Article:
Year 8, Issues 8-9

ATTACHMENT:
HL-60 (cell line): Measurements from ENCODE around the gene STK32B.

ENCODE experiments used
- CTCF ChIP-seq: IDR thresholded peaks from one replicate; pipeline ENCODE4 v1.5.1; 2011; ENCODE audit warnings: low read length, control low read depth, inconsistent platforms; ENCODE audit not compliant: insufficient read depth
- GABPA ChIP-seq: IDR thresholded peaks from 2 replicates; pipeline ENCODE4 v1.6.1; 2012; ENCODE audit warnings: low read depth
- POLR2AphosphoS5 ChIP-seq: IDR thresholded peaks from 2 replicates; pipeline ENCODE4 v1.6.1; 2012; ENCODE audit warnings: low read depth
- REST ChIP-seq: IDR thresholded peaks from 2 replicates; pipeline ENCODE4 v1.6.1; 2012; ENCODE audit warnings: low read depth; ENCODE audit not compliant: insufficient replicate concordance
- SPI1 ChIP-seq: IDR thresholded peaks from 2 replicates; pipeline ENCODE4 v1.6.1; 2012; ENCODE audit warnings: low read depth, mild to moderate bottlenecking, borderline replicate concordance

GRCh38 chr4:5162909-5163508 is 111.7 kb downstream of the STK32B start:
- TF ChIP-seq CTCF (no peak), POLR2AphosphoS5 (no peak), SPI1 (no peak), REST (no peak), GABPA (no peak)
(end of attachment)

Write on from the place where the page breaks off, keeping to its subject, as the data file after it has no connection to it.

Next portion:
***************************************************************** *^^^^^^^ ^ ^ ^^^^^^ ^^^^^^^ ^ ^ ^^^^^^^ * ^ ^ ^ ^ ^ ^ ^ ^ ^ * ^ ^^^^^ ^^ ^ ^ ^ ^ ^ ^^^^^ * ^ ^ ^ ^ ^ ^ ^ ^ * ^ ^ ^ ^^^^^^ ^^^^^^^ ^^^^ ^ *The electronic publication of the David Cup/McIlroy competitions. * Editor-in-Chief: Jay McGowan * Interviewer: Matt Medler * Fact-Checker: Kevin McGowan ****************************************************************** Well, September and August have come and gone, and with it the bulk of the fall passerine and shorebird migration. Although the Cup was regrettably held up in early September (forcing another double-issue), hopefully no one will be inconvenienced by this delay. We had a lot of excitement in September, making 2003 a year Basin birders will remember for a long time. ------------------------- Columnists? As usual, if anyone would like to write a column for (or contribute in any way to) The Cup, please let me know at peregrine77@email.com. ------------------------- <<<<<<<<<<<<<<<<< PILGRIMS' PROGRESS >>>>>>>>>>>>>>>>> August, September 2003 David Cup Totals 227, 239 Jay McGowan 215, 232 Pete Hosner 217, 231 Kevin McGowan 213, 229 Tim Lenz ???, 227 Ken Rosenberg 202, 225 Steve Kelling ???, 224 Mike Andersen ???, 223 Meena Haribal ???, 223 Steve and Susan Fast ???, 212 Bard Prentiss 205, 208 Bruce Tracey ???, 207 Jeff Wells 187, 203 Matt Medler 179, 203 Jesse Ellis 197, 197 Jeff Gerbracht 180, 193 Mark Chao 172, 191 Dan Lebbin ???, 182 Allison Wells ???, 120 Tringa (the Dog) McGowan ???, 86 Martin (the Cat) McGowan Jesse Ellis' 200th bird: Orange-crowned Warbler Bruce Tracey's 200th bird: Stilt Sandpiper August, September 2003 McIlroy Award Totals Ken edged out Ithaca fanatic Tim Lenz for one day at the end of September, but Tim quickly regained his lead the next day. Now who knows who is in the lead? ???, 197 Ken Rosenberg 184, 196 Tim Lenz 147, 157 Jay McGowan 154, 154 Jeff Gerbracht 133, 145 Kevin McGowan ???, 127 Allison Wells August, September 2003 Evans Trophy Totals 177, 184 Jay McGowan 169, 174 Kevin McGowan ???, 120 Tringa McGowan ???, 86 Martin McGowan August, September 2003 Yard Totals 135, 147 Steve Kelling 117, 124 McGowan/Kline Family BASIN PHOTOGRAPHED LIST Unfortunately, very few people sent in their totals for this experimental category. However, here are the standings so far: 229 Kevin & Jay McGowan 6 Mark Chao 2 Dan Lebbin $$$$$$$$$$$$$$$$$$$$$$$$$$$$$$$$$$$$$$$$$$$$$$$$$$$$$$$$$$$$$$$$$$ COMPOSITE DEPOSIT The cumulative total is now up to 260 species! Most of the regular shorebirds were added in August and early September (including Buff- breasted Sandpiper and Red-necked Phalarope), as well as Eurasian Wigeon. The Muckrace added Long-eared Owl to the list. Hurricane Isabel brought in many new ‘arrivals', including Arctic Tern, Red and Red-necked Phalaropes, Whimbrel, Parasitic Jaeger, Wilson's Storm- Petrel and what was very probably a Band-rumped Storm-Petrel (both the first ever for the Basin). A week after Isabel, another first-ever for the Basin appeared at Montezuma--White-faced Ibis. Two birds-- Dickcissel and Connecticut Warbler--were seen just outside the Basin in Caroline. Here's the total list: R-t Loon, PACIFIC LOON, C. Loon, P-b Grebe, Horned Grebe, R-n Grebe, EARED GREBE, WILSON'S STORM-PETREL, BAND-RUMPED STORM-PETREL, D-c Cormorant, Am. Bittern, Least Bittern, Great Blue Heron, Great Egret, CATTLE EGRET, Green Heron, B-c Night-Heron, GLOSSY IBIS, WHITE-FACED IBIS, Turkey Vulture, Tundra Swan, Mute Swan, Snow Goose, ROSS'S GOOSE, Canada Goose, Brant, Wood Duck, G-w Teal, Am. Black Duck, Mallard, N. Pintail, B-w Teal, N. Shoveler, Gadwall, Am. Wigeon, EURASIAN WIGEON, Canvasback, Redhead, R-n Duck, Greater Scaup, Lesser Scaup, L-t Duck, Black Scoter, Surf Scoter, W-w Scoter, C. Goldeneye, BARROW'S GOLDENEYE, Bufflehead, Hooded Merganser, C. Merganser, R-b Merganser, Ruddy Duck, Osprey, Bald Eagle, N. Harrier, S-s Hawk, Cooper's Hawk, N. Goshawk, R-s Hawk, B-w Hawk, R-t Hawk, R-l Hawk, Golden Eagle, Am. Kestrel, Merlin, Peregrine Falcon, GYRFALCON, R-n Pheasant, Ruffed Grouse, Wild Turkey, Virginia Rail, Sora, C. Moorhen, Am. Coot, Sandhill Crane, B-b Plover, Am. Golden-Plover, Semipalmated Plover, Killdeer, Greater Yellowlegs, Lesser Yellowlegs, Solitary Sandpiper, WILLET, Spotted Sandpiper, Upland Sandpiper, WHIMBREL, Ruddy Turnstone, Sanderling, WESTERN SANDPIPER, Semipalmated Sandpiper, Least Sandpiper, W-r Sandpiper, Baird's Sandpiper, Pectoral Sandpiper, Dunlin, Stilt Sandpiper, BUFF-BREASTED SANDPIPER, S-b Dowitcher, L-b Dowitcher, Wilson's Snipe, Am. Woodcock, Wilson's Phalarope, R-n Phalarope, RED PHALAROPE, PARASITIC JAEGER, FRANKLIN'S GULL, LAUGHING GULL, LITTLE GULL, Bonaparte's Gull, R-b Gull, Herring Gull, Iceland Gull, Lesser B- b Gull, Glaucous Gull, Great B-b Gull, Caspian Tern, C. Tern, ARCTIC TERN, Forster's Tern, Black Tern, Rock Dove, Mourning Dove, B-b Cuckoo, Y-b Cuckoo, E. Screech-Owl, Great Horned Owl, SNOWY OWL, Barred Owl, L- e Owl, S-e Owl, N. Saw-whet Owl, C. Nighthawk, Chimney Swift, R-t Hummingbird, Belted Kingfisher, R-b Woodpecker, R-h Woodpecker, Y-b Sapsucker, Downy Woodpecker, Hairy Woodpecker, N. Flicker, Pileated Woodpecker, O-s Flycatcher, E. Wood-Pewee, Y-b Flycatcher, Acadian Flycatcher, Alder Flycatcher, Willow Flycatcher, Least Flycatcher, E. Phoebe, Great Crested Flycatcher, E. Kingbird, N. Shrike, B-h Vireo, Y- t Vireo, Warbling Vireo, Philadelphia Vireo, R-e Vireo, Blue Jay, Am. Crow, Fish Crow, C. Raven, Horned Lark, Purple Martin, Tree Swallow, N. R-w Swallow, Bank Swallow, Cliff Swallow, Barn Swallow, B-c Chickadee, Tufted Titmouse, R-b Nuthatch, W-b Nuthatch, Brown Creeper, Carolina Wren, House Wren, Winter Wren, Marsh Wren, G-c Kinglet, R-c Kinglet, B- g Gnatcatcher, E. Bluebird, Veery, G-c Thrush, Swainson's Thrush, Hermit Thrush, Wood Thrush, Am. Robin, European Starling, Gray Catbird, N. Mockingbird, Brown Thrasher, Am. Pipit, BOHEMIAN WAXWING, Cedar Waxwing, B-w Warbler, G-w Warbler, Tennessee Warbler, O-c Warbler, Nashville Warbler, N. Parula, Yellow Warbler, C-s Warbler, Magnolia Warbler, Cape May Warbler, B-t Blue Warbler, Y-r Warbler, B-t Green Warbler, Blackburnian Warbler, Pine Warbler, Prairie Warbler, Palm Warbler, B-b Warbler, Blackpoll Warbler, Cerulean Warbler, B-&-w Warbler, Am. Redstart, W-e Warbler, Ovenbird, N. Waterthrush, Louisiana Waterthrush, Mourning Warbler, C. Yellowthroat, Hooded Warbler, Wilson's Warbler, Canada Warbler, YELLOW-BREASTED CHAT, Scarlet Tanager, E. Towhee, Am. Tree Sparrow, Chipping Sparrow, CLAY-COLORED SPARROW, Field Sparrow, Vesper Sparrow, Savannah Sparrow, Grasshopper Sparrow, Fox Sparrow, Song Sparrow, Lincoln's Sparrow, Swamp Sparrow, W-t Sparrow, W-c Sparrow, D-e Junco, Lapland Longspur, Snow Bunting, N. Cardinal, R-b Grosbeak, Indigo Bunting, Bobolink, R-w Blackbird, E. Meadowlark, Rusty Blackbird, C. Grackle, B-h Cowbird, Orchard Oriole, Baltimore Oriole, Purple Finch, House Finch, Am. Goldfinch, House Sparrow. LEADER'S MISS LIST Here's what the leader has missed as of September CATTLE EGRET, GLOSSY IBIS, ROSS'S GOOSE, Brant, EURASIAN WIGEON, WHIMBREL, WESTERN SANDPIPER, Wilson's Phalarope, R-n Phalarope, RED PHALAROPE, PARASITIC JAEGER, LITTLE GULL, LAUGHING GULL, SNOWY OWL, L-e Owl, S-e Owl, R-h Woodpecker, N. Shrike, BOHEMIAN WAXWING, G-w Warbler, Lincoln's Sparrow. ----------------------------------------------------------------- EDITOR'S NOTE: Neither TRUMPETER SWAN nor NORTHERN BOBWHITE are countable in the David Cup at this time. Trumpeter Swans are not yet countable in New York State, having not been established long enough to count as a completely wild species here. There is evidence (wing- tagged birds) that some of the Trumpeters seen in the Basin have come on their own from a reintroduction program in Ontario; however, they are not a countable species in Ontario either. Therefore, I think it advisable not to count Trumpeter Swan on the official David Cup list. (I'm not counting the Mandarin Ducks Bard Prentiss and I found at Myers Point this January either.) While Trumpeters may not be countable on your David Cup list, do not ignore them; such species have to be kept track of if they are ever going to be countable. As for Northern Bobwhite, there has been a private reintroduction project going on in the Snyder Hill area for many years, so all bobwhites seen anywhere near there must be assumed to be those released birds. Again, it is good to keep track of them, but they are not countable in the David Cup. $$$$$$$$$$$$$$$$$$$$$$$$$$$$$$$$$$$$$$$$$$$$$$$$$$$$$$$$$$$$$$$$$$ BASIN BIRD HIGHLIGHTS by Jay McGowan AUGUST A few of the more common shorebirds started to be seen in early August, mostly at Montezuma and at Myers Point. The first American Golden- Plovers of the year were seen at Montezuma on the 10th, and the first Baird's Sandpiper on the 23rd (22 Baird's Sandpipers were seen there on the 26th, a new maximum for New York State). Also on the 23rd, two WILSON'S PHALAROPES were seen at May's Point Pool, along with a probable WESTERN SANDPIPER. On the 26th, Ken and Gary Rosenberg found the first RED-NECKED PHALAROPE of the year at May's Point, and Gerard Phillips found a drake EURASIAN WIGEON there two days later. The first Long-billed Dowitchers appeared near the end of the month. Other shorebirds of note present at Montezuma in late August included White- rumped Sandpiper, Stilt Sandpiper, and Sanderling. On the 24th, Meena Haribal saw a SANDHILL CRANE flying over the Wildlife Drive at Montezuma. Common Nighthawks and both Least and American bitterns were seen often at Montezuma as well. Two Worm-eating Warblers were seen on August 10th at the Lindsay- Parsons Biodiversity Preserve, where they regularly breed. On the 17th, Steve Fast found an OLIVE-SIDED FLYCATCHER on the Dryden Lake trail, in almost exactly the same location as one appeared earlier this year in May. A number of Philadelphia Vireos were seen in late August, as well as many species of warblers. SEPTEMBER On the 1st of September, Gerard Phillips and Chris Tessaglia-Hymes found a BUFF-BREASTED SANDPIPER on the far side of May's Point. (Buff- breasted were seen at May;s Point as late at September 29th.) A Ruddy Turnstone was seen at Myers Point on the 5th, and up to three others were seen at Montezuma throughout the month. A juvenile Red Knot was reported at May's Point on the 7th, but no details were posted. The first LESSER BLACK-BACKED GULL of the season was seen at Montezuma on the 13th. The 7th annual Montezuma Muckrace was held on September 5-6th; 178 species were seen in the Montezuma Wetlands Complex area during the event. The winning team, 'Crex crex', was composed of Pete Hosner, Tim Lenz, Mike Andersen, and Ryan Bakelaar, and totaled 139 species, by far the highest-ever total; the second-place team, 'The Gallinagos', Chris Tessaglie-Hymes and Gerard Phillips and joined by Jeff Wells and Steve Kelling, totaled 137; and the third-place team, 'Corn Crake', made up of Scott Haber, Dan Lebbin, Lena Samsonenko, and Colby Neuman, saw 125 species. Some of the highlights were: Merlin, SANDHILL CRANE, 20 species of shorebirds, Black Tern, LONG-EARED OWL, RED-HEADED WOODPECKER, a reported SEDGE WREN (near East Road), all the thrushes, 25 species of warblers (including GOLDEN-WINGED, a Brewster's hybrid, Cape May, Bay-breasted, Prairie, Cerulean, and Canada), and Grasshopper Sparrow. Although just outside the Cayuga Lake Basin, Steve Kelling's property in Caroline hosted many good birds in September, including a flyover DICKCISSEL on the 10th, and a CONNECTICUT WARBLER on the 21st. An ORANGE-CROWNED WARBLER was seen at Sapsucker Woods on September 11th, and another on Bomax Road in Lansing on the 26th. Night migration continued to be good late into the month, with many Swainson's, Gray-cheeked, and other thrushes heard. Lincoln's Sparrows started to appear towards the end of the month, and an early Fox Sparrow was seen at Dryden Lake on the 27th. Hurricane Isabel passed to the west of the Basin (over Lake Erie) on September 19th. Birders stationed themselves around Cayuga Lake in the hope of seeing pelagic rarities brought inland by the storm. The south end of the lake turned out to be the place where most of the birds were concentrated. One Forster's and several Common Terns were joined by an adult ARCTIC TERN in the afternoon. Several flocks of up to 8 RED- NECKED and 5 RED PHALAROPES were also present at times, and a WHIMBREL was sighted flying by. A Jaeger species was seen flying south from Myers Point, but was not resighted that day. (Also, during this time a Red-necked Phalarope was seen at Montezuma.) The next day, September 20th, Willy Hutcheson saw a storm-petrel from Taughannock Park that headed south. A little later in the day, two WILSON'S STORM-PETRELS were visible from the south end of the lake for much of the day. Jeff Wells found a juvenile LAUGHING GULL at Myers Point in the afternoon. Later in the evening, an adult PARASITIC JAEGER was seen from Stewart Park. The next morning, the 21st, Curtis Marantz discovered a probable BAND-RUMPED STORM-PETREL at the south end of the lake. (If accepted by NYSARC, this will be a first New York State record.) A definite Wilson's was also present. The separation of Band-rumped from Wilson's is fairly difficult; this bird was thought to be a Band-rumped based on flight-pattern (stronger and less fluttery than the Wilson's), wing- shape (longer and more pointed, with Wilson's appearing shorted and more rounded), and less extensive white on the flanks. Some observers who saw the bird closer reported a slightly notched tail with no foot projection beyond the wings. However, most of the time the bird was very far out on the lake and good looks were hard to obtain. In an attempt to clear up any confusion, birders chartered a boat on the 22nd to go out on the lake to try to get a closer look at the storm-petrels. Unfortunately, the birds were not seen again. Meanwhile, on the evenings of the 20th and 21st, the Cayuga Bird Club held a Shorebird Workshop at Montezuma. Most of the normal shorebirds were there, as well as Buff-breasted Sandpiper, Ruddy Turnstone, 50+ White-rumped Sandpipers (Benning Marsh; a new fall inland maximum?), and Lesser Black-backed Gull. On September 27th, Marva Gingrich reported that a Glossy Ibis was present at Benning Marsh, Montezuma NWR. Later in the day, two birders at Montezuma saw the purported Glossy but noticed that the bird had a red eye, and quickly got the word out. Indeed, the bird turned out to be the Basin's first-ever WHITE-FACED IBIS, a species normally found only in the southwest part of the U.S. (John Van Niel reported a Glossy Ibis flyover at Montezuma a week before, on the 20th, very possibly the White-faced.) It stayed until at least October 5th, when it was observed flying high to the southwest, and was not seen again. Also seen at Benning Marsh during this time was a probable Richardson's form of Canada Goose, and up to three Lesser Black-backed Gulls, and a WESTERN SANDPIPER was found there on the first of October. LETTER TO THE EDITOR Dear Editor- The remark made in reference to me in the last issue of The Cup was completely inappropriate. To be referred to as a "historical figure" was reprehensible. If you were earning your keep as editor, you would have omitted that offensive remark. As former editor, I resent this departure from the traditional always-respectful tone; I never, ever teased any Cuppers in my e-pages, nor did I allow them to be heckled in interviews, as I was in the last Kickin' Tail interview. I implore you to reinstate the delicacies that I insisted upon during my tenure as Cup editor, and to do so starting immediately. "Historically" yours, Allison Wells Dear Ms. Wells: Thank you for your letter. I can quite understand your consternation with respect to the offending statement mentioned by you. It was exceptionally careless of me to let that go into print. As you doubtless realized, the statement was made by Mr. Chao, a griller-in- training. He has not yet been trained to use the finesse and courtesy needed to live up to the standard of excellence in interviewing style that was essential during your prestigious career as the editor of The Cup. Once again, may I offer you my sincere apologies, and let me assure you that it will happen again as often as is practical. Regards, J.W. McGowan Editor, The Cup !!!!!!!!!!!!!!!!!!!!!!!!!!!!!!!!!!!!!!!!!!!!!!!!!!!!!!!!!!!! ! KICKIN' TAIL! ! !!!!!!!!!!!!!!!!!!!!!!!!!!!!!!!!!!!!!!!!!!!!!!!!!!!!!!!!!!!! This month's Kickin' Tail interviewee is Ithaca birder extraordinaire Tim Lenz. Currently a graduate student in Cornell's Computer Science department, Tim has been the dominant figure in the McIlroy Award competition for the past two years. Last year, unfortunately, he was edged out for the coveted McIlroy shoe by Pete Hosner, but Tim has come back and birded Ithaca harder than ever this year. Technically, we probably should be interviewing Ken Rosenberg this month, since he just overtook Tim for the McIlroy lead at the end of September. But, Tim was in the lead for the entire first half of the year, and we wanted to recognize his birding efforts. Plus, we're The Cup, and we can interview whomever we please. And, to be honest, we find Ken to be a bit on the boring side, so we thought we'd liven things up by interviewing Tim instead. Since Tim is a computer science major (or perhaps more importantly, since Tim is under the age of 25), we've decided to employ a "new" technology for the Kickin' Tail--Instant Messenger. So, rather than sending Tim a batch of questions, having him answer them, and then manipul, er, I mean editing them, I am conducting this interview "live" on my computer. THE CUP: Congratulations, Tim! You've been birding the Town of Ithaca feverishly for the past two years or so, and you've probably been leading the McIlroy Award competition for most of that time, but now you've finally hit the big-time--your first Kickin' Tail interview. How does it feel? TIM: Great! When I first started reading The Cup many years ago, I never imagined I'd actually be the one being interviewed someday. I thought all of these birders were able to come up with extremely witty responses on the fly, but then you told me these were done via email. Anyway, it's still exciting to be here behind this instant messenger portal, talking about birding, etc. THE CUP: Yes, we at The Cup never imagined that we'd been interviewing you either. TIM: (phone) THE CUP: Come on! This is the Kickin' Tail interview we're talking about here. I didn't think I'd need to state the obvious and tell you that all cell phones and electronic pagers should be turned off. TIM: Very sorry. But it could've been Ken Rosenberg calling about a McBarred Owl! TIM: We'd have to interrupt the interview for that. THE CUP: True, but I thought you were going to go out and find one on your own last night. TIM: I was very busy yesterday. In fact, I think it was one of the few days this year I wasn't able to go birding--a real tragedy. THE CUP: Yes, a real tragedy indeed. I'm sure that somewhere, Ken Rosenberg is crying in his beer over it. TIM: Ken Rosenberg drinks beer? So *that's* how he gets all of his McIlroy birds. THE CUP: Well, that could explain *some* of his "sightings." Speaking of Ken, we should point out that while the Town of Ithaca has essentially been your own private birding domain for the past two years, Ken is actually in the lead for the McIlroy Award as of the end of September. This interview is to honor you for being in the lead at the end of August. Do you even remember August at this point? I know I don't. TIM: Not really, since I was only in Ithaca for the last week of August. THE CUP: What?!? How could you possibly wait until the last possible minute in August to come back to Ithaca? And don't even tell me that you were birding someplace better. TIM: Better than the Cayuga Basin? What!? Actually, I did go on a birding trip to Adak [in the Aleutian Islands] at the end of August. It was spectacular. I got to see birds I'd never even dreamed of before, and it helped me freshen up on Lapland Longspur callnotes. THE CUP: Forget about longspur call notes--did you study the call notes of the Red-throated Pipit that your group had? Now *that* would be a good McIlroy bird! And you know how Siberian birds seem to have a fondness for the Cayuga Lake Basin. THE CUP: What were some of your favorite birds from that trip? TIM: The two juvenile Sharp-tailed Sandpipers were real stoinkers. Of course it was also great to see Whiskered Auklet, Black-footed and Laysan Albatrosses, Rock Ptarmigan, and a juvenile Red-necked Stint. The Song Sparrows on that island are gigantic! THE CUP: At the risk of upsetting the new editor-in-chief (and we hear he has quite the temper), could you give us an update on the current McIlroy situation? Where do you and Ken stand? TIM: I think I'm just one bird behind now, at 203. Ken did really well with McShorebirds this year, and just about everything else too. He's going to be really hard to beat. THE CUP: What is the McIlroy Award record? TIM: Allison Wells got 207! THE CUP: Hmm. She must have gotten lucky, since it seems like little Evan is the one who is always pointing out birds to Jeff and her. Do you think that you will be able to tie or break her mark? TIM: Possibly. If I can get Lesser Yellowlegs somewhere, Tundra Swans in November, that "easy" Goshawk at Bostwick Rd., and both field birds I might have a chance. Also, who knows what might show up on the lake this time of year. It would be great to get a fly-by King Eider at East Shore. THE CUP: Yes, it certainly would, but I don't think I'd count on that. Why don't you set your sights a little lower, and hope for the three winter finches (Pine Siskin, Evening Grosbeak, and Common Redpoll) that are on the move already? TIM: Oh yeah, I forgot about those. THE CUP: Come on, Tim! Are you fully committed to this McIlroy thing, or what? Winning a prestigious Basin birding competition requires total focus--you should be thinking, dreaming, eating, and drinking birds 24 hours a day! How else do you think you're going to beat Rosenberg? TIM: I'm hoping those birds will show up at the Lab feeders. THE CUP: I see two problems with that. First, if they're at the Lab of O feeders, there is a good chance that Ken will be the one to find them. Plus, we all know that the feeders on the north side of the new Lab are *clearly* in the Town of Lansing. I sure hope that you and Ken haven't been padding your totals with birds from that area... TIM: You should ask Allison about this. Remember, the nearest road rule? And I DO have some places up in the hills that I staked out for winter finches. I'm just not sure if they will turn up anything, since most winter finches would be McLife birds for me. THE CUP: What? You want me to ask the "Queen of Ithaca/Lansing" about the geography of Sapsucker Woods? Of course she's going to say that all of Sapsucker is in McIlroy territory. How else do you think she got to 207? Birding skill?!? THE CUP: Speaking of premier birding competitions, can you tell us anything about your record-shattering performance in last month's Montezuma Muckrace, as part of "Crex crex?" TIM: Yeah, we had a great day, and a lot of luck. Pete's secret sparrow spot came through once again, and we picked up a lot of birds we thought we were going to miss in the evening at May's. The Muckrace seems to be the only time I'm able to see Golden-winged Warblers in the Basin too. TIM: Those should have been in the jetty woods this fall. THE CUP: What was it like birding with grizzled Basin veteran Ryan Bakelaar? That must have been a highlight for you. TIM: He was very mellow the whole day, almost like Steve Kelling. THE CUP: Hmm. He must have mellowed out, now that he is a respectable M.D. That's disappointing. Last year, I heard that fisticuffs almost broke out between Ryan and the other competitors...and I think it was *all* the other competitors. TIM: Wow. THE CUP: OK, I think it's just about time for the traditional first- time leader questions. But first, I'd like to continue a theme that Mark Chao started last month in his fine interview with Jay. THE CUP: In testing Jay's birding dedication, Mark asked whether Jay would rather see a Yellow Rail in the Basin, or have a date with Cameron Diaz. THE CUP: It was an intriguing line of questioning, but one of the problems with that question is the fact that Cameron Diaz is probably more than twice Jay's age. So, the question for you is, would you rather see a Yellow Rail at Hog Hole, or have a date with, say, Britney Spears? THE CUP: [Please note for the record that it is taking Tim an extremely long time to answer this question.] THE CUP: Hello? TIM: Of course, it would be ideal to go on a date with Britney Spears to Hog Hole and see a Yellow Rail at the same time, but I'm afraid that the Yellow Rail could wait. How often do you get to go on dates with Britney Spears!? THE CUP: That is a good question. I like your idea of taking Britney on a date to Hog Hole to see the rail. Maybe you could make a picnic of it. TIM: Anyway, I could probably get Yellow Rail as a night migrant over Ken's House. THE CUP: Ahh--an excellent point! THE CUP: OK, onto the classic questions... THE CUP: What's your favorite color? TIM: The industrial grayish-purple on Purple Sandpipers THE CUP: Very nice! THE CUP: What is on your MP3 player right now? TIM: Liszt's 2nd Transcendental Etude, played by the Hungarian Pianist Gyorgy Cziffra THE CUP: Hey--that's what I'm listening to right now too. What a coincidence! TIM: Yeah, right THE CUP: You read the old issues of The Cup more than I do. Are there any other questions that I'm supposed to ask you? TIM: I'm not sure. THE CUP: Reply-to-sender or Reply-to-all? TIM: Reply-to-sender THE CUP: Trunks or Speedo? TIM: Trunks THE CUP: What?!? You dive in trunks? That must make it hard to really "rip" the entry. TIM: No, but after four years of diving in a Speedo, you can understand why I might prefer trunks now. THE CUP: Yes I can. THE CUP: What has been your most exhilarating David Cup moment so far? TIM: The Barrow's Goldeneye and Gyrfalcon this winter on Cayuga Lake. There's nothing more exhilarating than winter birding in the Basin, as far as I'm concerned. THE CUP: Wait--what about the hurricane birding in September!?! TIM: Oh yeah, that's a repressed memory. I missed Ruddy Turnstone, Semipalmated Sandpiper, Whimbrel, and Sanderling on that day. But the birds I did see definitely made up for it. I'll always remember looking at those terns at East Shore and then hearing Mike yell out, "Why isn't the bird in the back an Arctic!?" THE CUP: And then there was that little storm-petrel thing too... TIM: Yeah, those were nice. THE CUP: I just realized that we haven't really talked much about who you are. Do you care to share with your fellow Cuppers a little bit about yourself? TIM: Sure. THE CUP: Go right ahead... TIM: I was born in Rochester, NY, moved to Ithaca at the age of 8, and stayed in Ithaca for three years while my dad went to school. We lived on Tareyton Drive, very close to the Lab of O. That's how I got interested in birds. THE CUP: OK, how about "Tim Lenz, the Teenage Years?" TIM: I spent my teenage years as a ski bum in Reno, NV. I only went birding once a month maybe, because I didn't know anyone my age who enjoyed it. But I went skiing just about every weekend. When I came back to Cornell, I was excited to see there was a birding club here that I could get involved in. THE CUP: Huh. I never knew that you were a skier. Anyway, have you made it out of your teens yet? TIM: Yeah. Be patient. TIM: I didn't really start birding hardcore until the Fall of 2001-- when the murrelet showed up. THE CUP: That was definitely a good time to start. How much longer will you be lifting your binoculars in the beloved Basin? TIM: I'm leaving in May THE CUP: What? Leaving the Basin so soon? You've only been here, what, five years? I recommend staying at least ten years. TIM: People come and go. THE CUP: Do you have any plans after finishing your Masters? Any thoughts of doing some summer bird work, or are you going to look for a computer science job right away? TIM: Maybe I'll get a computer science job first, make lots of money, and then go birding a lot. Or maybe I'll do the birding first. I haven't decided yet. CUP: Any final thoughts? This might be the last time you get interviewed by a major electronic birding publication for some time... TIM: Yeah...I'm still trying to find someone else who's interested in doing McIlroy next year. Maybe one of these new freshmen. Scott? Ben? It's really fun. I hope to see everyone out in the field at least a couple more times this year. THE CUP: We'll be sure to stop by one of your offices--Stewart Park, Hog Hole, or East Shore--some time soon. @#$$%#%$^!(*$)%^@>(#?@<$&%^@( DEAR TICK @#%$^!)$(%*&^>$*%?*%^#*%(*& Dear Tick, This summer I was visiting McLean Bog in Dryden, where (naming no names) I saw a certain bird species which I had not run across previously this year. Now McLean Bog is (I believe) clearly within the boundaries set for the Cayuga Lake Basin, the Cayuga Lake Basin being the area whose waters drain into Cayuga Lake. So I can count it for the David Cup, right? Now here's the problem: By definition, a bog has no drainage. So, is a bird seen in a bog countable for the Basin, even though the land where it (the bird) is doesn't drain into Cayuga Lake (i.e., is the drainage basin really only a rough boundary from which we derive our territory, our 'playing field', if you will)? Or does the countability of a bird actually depend on where the water drains? Is my bird countable only for the 'McLean Bog Basin'? Thanks for any answers you can give me. --Bogged Down in Dryden Dear Bogged Down, Let me ask you this: When you see a Peregrine zooming through the air, do you count it? What about Ken Rosenberg's alleged Ross's Goose, seen flying over his house - in McIlroy territory, no less! Should he count that? Of course not! Air doesn't "drain" into Cayuga Lake, any more than bog water does. In fact, any Cupper who counts any bird that is in flight is cheating, unless of course, it's raining, in which case the rain water hits the bird, rolls off it, and makes its way into the grand Cayuga, thereby making it a "basin" bird. This, by the way, is the primary argument for why Cuppers are not allowed to count birds that reside in the frozen food section of Wegman's. [If you have a question for Dear Tick about anything having to do with The David Cup, or just birding in general, send it to Allison Wells at amw2@cornell.edu, and she will pass it along.] "CUP QUOTES" "I'm glad you took over from those namby-pambies who were running it [The Cup] for a while." --Allison Wells "We next tried Old Towpath Rd. from directions given by Matt M. The potholes are so big we were looking for shorebirds in them, but we finally got to the dike and found a good selection..." --Steve Fast "Last evening, while walking Evan to sleep in his stroller during the power outage, we heard a loud "swooshing" sound a few feet behind us, on Etna Lane. Neighbor Chris T-Hymes attempting to cool us off with a Super Soaker? No! A Great Blue Heron dropping the most massive guano bomb we'd ever seen! It went the length of the road and about 8 meters in width. Missed us by about two feet." --Allison Wells "I was standing outside in the yard and thinking about Muckrace and happenings etc. " --Meena Haribal "Also in that area, Meena picked out a black fluffball (this is one of Meena's specialties) that turned out to be a VIRGINIA RAIL chick." --Matt Medler "And, on a quick walk around the pond, a distinct lack of warblers (can you say Geothlypis?) was mitigated by a YELLOW-BELLIED FLYCATCHER on the Wilson Trail near the pond overlook." --Jesse Ellis "In order to give Tim Lenz a break, we took the evening shift at Stewart Park." --Steve Fast "I'm off to Stewart Park on the slim chance that McSemipalmated Plover is still around. Probably have better luck winning the lottery, but it's worth a try!" --Tim Lenz "I love you Isabel." --Pete Hosner, after listing the many birds brought in by Hurricane Isabel "Your choices are a dive meet dinner or a McWhimbrel. I think the choice is clear." --Matt Medler, to Tim Lenz, who needed to get his priorities straight. "You must be sweating like crazy." --Matt Medler, said to Tim Lenz, who, clad in long pants and a bright yellow raincoat, ran non-stop from the Newman Golf Course parking lot to the white lighthouse jetty in five minutes, only to learn that the Wilson's Storm-Petrel had flown off ten seconds earlier "I have a good deodorant." --Tim Lenz, who beat a closing Pete Hosner by 15 seconds and Matt "Old Man" Medler by over a minute "What an incredible three days of Basin birding! Unfortunately, it would be equally incredible if I could actually finish all my work before the due date..." --Tim Lenz "...Sheesh you'd almost think this was a post on Pelagics-L." --Tim Lenz May Your Cup Runneth Over, - Jay